ABSTRACT: Islet isolation and purification using a continuous density gradient may reduce the volume of tissue necessary for implantation into patients, therefore minimizing the risks associated with intraportal infusion in islet transplantation. On the other hand, the purification procedure might result in a decreased number of islets recovered due to various stresses such as exposure to cytokine/chemokine. While a Ficoll-based density gradient has been widely used in purification for clinical trials, purification with iodixanol (OptiPrep) has been recently reported in islet transplant series with successful clinical outcomes. The aim of the current study was to compare the effects of the purification method using OptiPrep-based and Ficoll-based density gradients. Human islet isolations were performed using a modified automated method. After the digestion phase, pre-purification digests were divided into two groups and purified using a semiautomated cell processor with either a continuous Ficoll- or OptiPrep-based density gradient. The quantity, purity, viability, and cellular composition of islet preparations from each group were assessed. Cytokine/chemokine and tissue factor production from islet preparations after 48-h culture were also measured. Although islet purity, post-purification IEQ, islet recovery rate, FDA/PI, and fractional β-cell viability were comparable, β-cell mass after 48-h culture significantly improved in the OptiPrep group when compared to the Ficoll group. The production of cytokine/chemokine including IL-1β, TNF-α, IFN-γ, IL-6, IL-8, MIP-1β, MCP-1, and RANTES but not tissue factor from the OptiPrep group was significantly lower during 48-h culture after isolation. Each preparation contained the similar number of ductal cells and macrophages. Endotoxin level in both gradient medium was also comparable. The purification method using OptiPrep gradient media significantly reduced cytokine/chemokine production but not tissue factor from human islet preparations and improved β-cell survival during pretransplant culture. Our results suggest that the purification method using OptiPrep gradient media may be of assistance in increasing successful islet transplantation.
    Cell Transplantation 01/2010; 19(12):1537-46. · 4.42 Impact Factor
  • Transplantation 01/2010; 90. · 3.78 Impact Factor
  • Source
    [Show abstract] [Hide abstract]
    ABSTRACT: The bone marrow is an invaluable source of adult pluripotent stem cells, as it gives rise to hematopoietic stem cells, endothelial progenitor cells, and mesenchymal cells, amongst others. The use of bone marrow-derived stem cell (BMC) transplantation (BMT) may be of assistance in achieving tissue repair and regeneration, as well as in modulating immune responses in the context of autoimmunity and transplantation. Ongoing clinical trials are evaluating the effects of BMC to preserve functional beta-cell mass in subjects with type 1 and type 2 diabetes, and to favor engraftment and survival of transplanted islets. Additional trials are evaluating the impact of BMT (i.e., mesenchymal stem cells) on the progression of diabetes complications. This article reviews the progress in the field of BMC for the treatment of subjects with insulin-dependent diabetes, and summarizes clinical data of pilot studies performed over the last two decades at our research center by combining allogeneic islet transplantation with donor-specific BMC. Clinical data is summarized from pilot studies performed at our research center over the last two decades.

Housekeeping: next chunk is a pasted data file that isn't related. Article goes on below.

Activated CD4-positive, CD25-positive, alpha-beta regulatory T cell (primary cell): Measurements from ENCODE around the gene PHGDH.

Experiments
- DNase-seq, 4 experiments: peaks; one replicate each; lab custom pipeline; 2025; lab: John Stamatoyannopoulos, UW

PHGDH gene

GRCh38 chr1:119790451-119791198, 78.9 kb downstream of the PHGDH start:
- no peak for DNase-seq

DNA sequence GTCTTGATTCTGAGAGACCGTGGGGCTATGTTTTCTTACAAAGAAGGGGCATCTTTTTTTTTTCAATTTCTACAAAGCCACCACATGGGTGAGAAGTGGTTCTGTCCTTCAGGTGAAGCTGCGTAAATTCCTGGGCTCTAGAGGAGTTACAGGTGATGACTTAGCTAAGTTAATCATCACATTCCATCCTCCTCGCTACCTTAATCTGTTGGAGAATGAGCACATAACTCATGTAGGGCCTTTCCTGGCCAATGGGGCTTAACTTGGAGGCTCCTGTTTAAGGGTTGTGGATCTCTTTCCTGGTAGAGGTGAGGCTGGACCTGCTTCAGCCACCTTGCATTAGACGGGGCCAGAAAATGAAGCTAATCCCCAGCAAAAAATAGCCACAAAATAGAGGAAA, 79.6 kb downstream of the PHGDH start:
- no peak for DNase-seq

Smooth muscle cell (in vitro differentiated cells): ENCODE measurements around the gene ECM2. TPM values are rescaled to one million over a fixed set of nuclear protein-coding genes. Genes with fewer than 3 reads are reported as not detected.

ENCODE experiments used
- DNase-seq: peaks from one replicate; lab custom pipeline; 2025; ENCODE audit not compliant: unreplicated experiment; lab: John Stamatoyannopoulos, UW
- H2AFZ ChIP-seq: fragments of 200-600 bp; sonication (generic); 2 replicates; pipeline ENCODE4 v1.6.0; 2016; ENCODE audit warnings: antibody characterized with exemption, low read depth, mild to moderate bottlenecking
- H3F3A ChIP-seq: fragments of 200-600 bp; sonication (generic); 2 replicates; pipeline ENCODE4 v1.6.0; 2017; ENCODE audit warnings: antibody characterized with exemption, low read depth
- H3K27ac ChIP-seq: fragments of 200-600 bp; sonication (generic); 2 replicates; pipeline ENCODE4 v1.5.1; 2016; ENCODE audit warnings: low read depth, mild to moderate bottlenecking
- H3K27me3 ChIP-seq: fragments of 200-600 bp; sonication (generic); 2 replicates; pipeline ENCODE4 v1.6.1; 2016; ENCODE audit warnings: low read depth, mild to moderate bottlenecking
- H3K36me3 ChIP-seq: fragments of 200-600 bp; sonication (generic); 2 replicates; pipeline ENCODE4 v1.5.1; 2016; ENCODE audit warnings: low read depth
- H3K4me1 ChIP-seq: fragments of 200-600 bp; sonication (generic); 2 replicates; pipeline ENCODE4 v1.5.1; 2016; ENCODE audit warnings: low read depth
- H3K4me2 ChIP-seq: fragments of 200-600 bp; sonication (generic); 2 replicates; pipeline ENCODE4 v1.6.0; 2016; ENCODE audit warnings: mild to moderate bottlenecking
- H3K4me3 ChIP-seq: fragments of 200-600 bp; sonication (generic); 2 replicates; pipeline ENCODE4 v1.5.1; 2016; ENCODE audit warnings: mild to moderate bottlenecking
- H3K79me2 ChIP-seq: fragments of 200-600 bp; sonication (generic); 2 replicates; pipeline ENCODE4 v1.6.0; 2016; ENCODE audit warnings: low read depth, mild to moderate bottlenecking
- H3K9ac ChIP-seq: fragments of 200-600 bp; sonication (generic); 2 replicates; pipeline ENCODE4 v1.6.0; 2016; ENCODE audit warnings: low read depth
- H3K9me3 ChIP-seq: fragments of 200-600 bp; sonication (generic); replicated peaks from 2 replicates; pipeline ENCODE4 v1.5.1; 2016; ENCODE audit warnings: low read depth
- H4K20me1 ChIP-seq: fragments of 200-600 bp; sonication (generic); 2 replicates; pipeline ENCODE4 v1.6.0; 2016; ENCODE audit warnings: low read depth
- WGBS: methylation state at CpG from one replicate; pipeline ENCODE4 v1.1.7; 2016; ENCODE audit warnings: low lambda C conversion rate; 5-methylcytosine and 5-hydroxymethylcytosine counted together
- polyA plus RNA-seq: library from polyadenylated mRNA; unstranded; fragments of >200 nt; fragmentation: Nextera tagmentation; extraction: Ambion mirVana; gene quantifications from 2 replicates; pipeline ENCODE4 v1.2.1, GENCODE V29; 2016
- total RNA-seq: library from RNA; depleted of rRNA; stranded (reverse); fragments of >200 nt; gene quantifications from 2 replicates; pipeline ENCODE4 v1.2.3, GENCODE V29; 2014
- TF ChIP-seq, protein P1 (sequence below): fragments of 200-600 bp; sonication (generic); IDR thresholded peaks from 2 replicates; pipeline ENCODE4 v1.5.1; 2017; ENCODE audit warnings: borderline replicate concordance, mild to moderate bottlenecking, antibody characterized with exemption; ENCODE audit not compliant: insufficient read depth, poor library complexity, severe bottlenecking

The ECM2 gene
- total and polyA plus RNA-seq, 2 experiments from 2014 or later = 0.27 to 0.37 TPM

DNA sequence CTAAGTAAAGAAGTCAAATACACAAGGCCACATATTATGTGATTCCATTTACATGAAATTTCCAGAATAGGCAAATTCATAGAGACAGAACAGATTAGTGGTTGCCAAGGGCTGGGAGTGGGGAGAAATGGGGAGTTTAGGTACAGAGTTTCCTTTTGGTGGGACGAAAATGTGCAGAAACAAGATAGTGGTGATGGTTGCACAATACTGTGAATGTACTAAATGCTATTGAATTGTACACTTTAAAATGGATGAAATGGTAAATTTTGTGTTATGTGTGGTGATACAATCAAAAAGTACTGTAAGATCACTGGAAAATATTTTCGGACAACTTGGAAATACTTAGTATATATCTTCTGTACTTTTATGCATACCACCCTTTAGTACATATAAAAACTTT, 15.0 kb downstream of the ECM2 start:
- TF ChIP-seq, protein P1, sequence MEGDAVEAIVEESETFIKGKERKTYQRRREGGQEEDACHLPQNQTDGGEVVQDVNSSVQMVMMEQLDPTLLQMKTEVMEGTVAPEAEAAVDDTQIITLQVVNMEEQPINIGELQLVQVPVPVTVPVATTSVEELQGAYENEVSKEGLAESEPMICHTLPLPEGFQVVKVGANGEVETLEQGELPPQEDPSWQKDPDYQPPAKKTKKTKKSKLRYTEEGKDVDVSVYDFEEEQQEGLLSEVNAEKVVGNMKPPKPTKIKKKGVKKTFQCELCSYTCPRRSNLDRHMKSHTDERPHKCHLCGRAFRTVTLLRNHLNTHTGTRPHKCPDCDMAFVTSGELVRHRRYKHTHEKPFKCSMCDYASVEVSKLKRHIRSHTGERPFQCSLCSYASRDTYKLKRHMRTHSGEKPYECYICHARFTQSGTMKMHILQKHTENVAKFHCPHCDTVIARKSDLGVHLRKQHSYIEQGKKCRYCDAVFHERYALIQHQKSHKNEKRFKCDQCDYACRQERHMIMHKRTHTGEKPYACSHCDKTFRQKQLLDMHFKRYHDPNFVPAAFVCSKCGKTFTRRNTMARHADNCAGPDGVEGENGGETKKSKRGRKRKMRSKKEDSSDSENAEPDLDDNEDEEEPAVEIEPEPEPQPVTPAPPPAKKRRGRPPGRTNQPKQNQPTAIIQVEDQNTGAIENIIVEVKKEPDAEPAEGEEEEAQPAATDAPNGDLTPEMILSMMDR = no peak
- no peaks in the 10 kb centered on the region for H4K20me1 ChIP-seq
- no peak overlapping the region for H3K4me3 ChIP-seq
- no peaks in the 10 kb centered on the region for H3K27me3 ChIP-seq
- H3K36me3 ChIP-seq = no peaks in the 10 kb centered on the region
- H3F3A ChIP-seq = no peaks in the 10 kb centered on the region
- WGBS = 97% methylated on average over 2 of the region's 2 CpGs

The Review of Diabetic Studies 01/2010; 7(2):144-57.

Publication Stats

5k Citations
942.85 Total Impact Points


  • 1987–2013
    • University of Miami Miller School of Medicine
      • • Diabetes Research Institute (DRI)
      • • Division of Hospital Medicine
      • • Department of Surgery
      Miami, Florida, United States
  • 1988–2012
    • University of Miami
      • • Diabetes Research Institute
      • • Miller School of Medicine
      • • Department of Medicine
      • • Department of Surgery
      كورال غيبلز، فلوريدا, Florida, United States
  • 2011
    • Baylor Health Care System
      Dallas, Texas, United States
  • 2005–2006
    • University of California, San Diego
      • Department of Bioengineering
      San Diego, CA, United States
  • 2003–2005
    • Baylor College of Medicine
      • Department of Surgery
      Houston, TX, United States
  • 1999
    • Aoki Diabetes Research Institute
      Sacramento, California, United States
  • 1994
    • Justus-Liebig-Universität Gießen
      Gieben, Hesse, Germany
  • 1990–1993
    • University of Pittsburgh
      • • Department of Medicine
      • • School of Medicine
      • • Department of Surgery
      Pittsburgh, PA, United States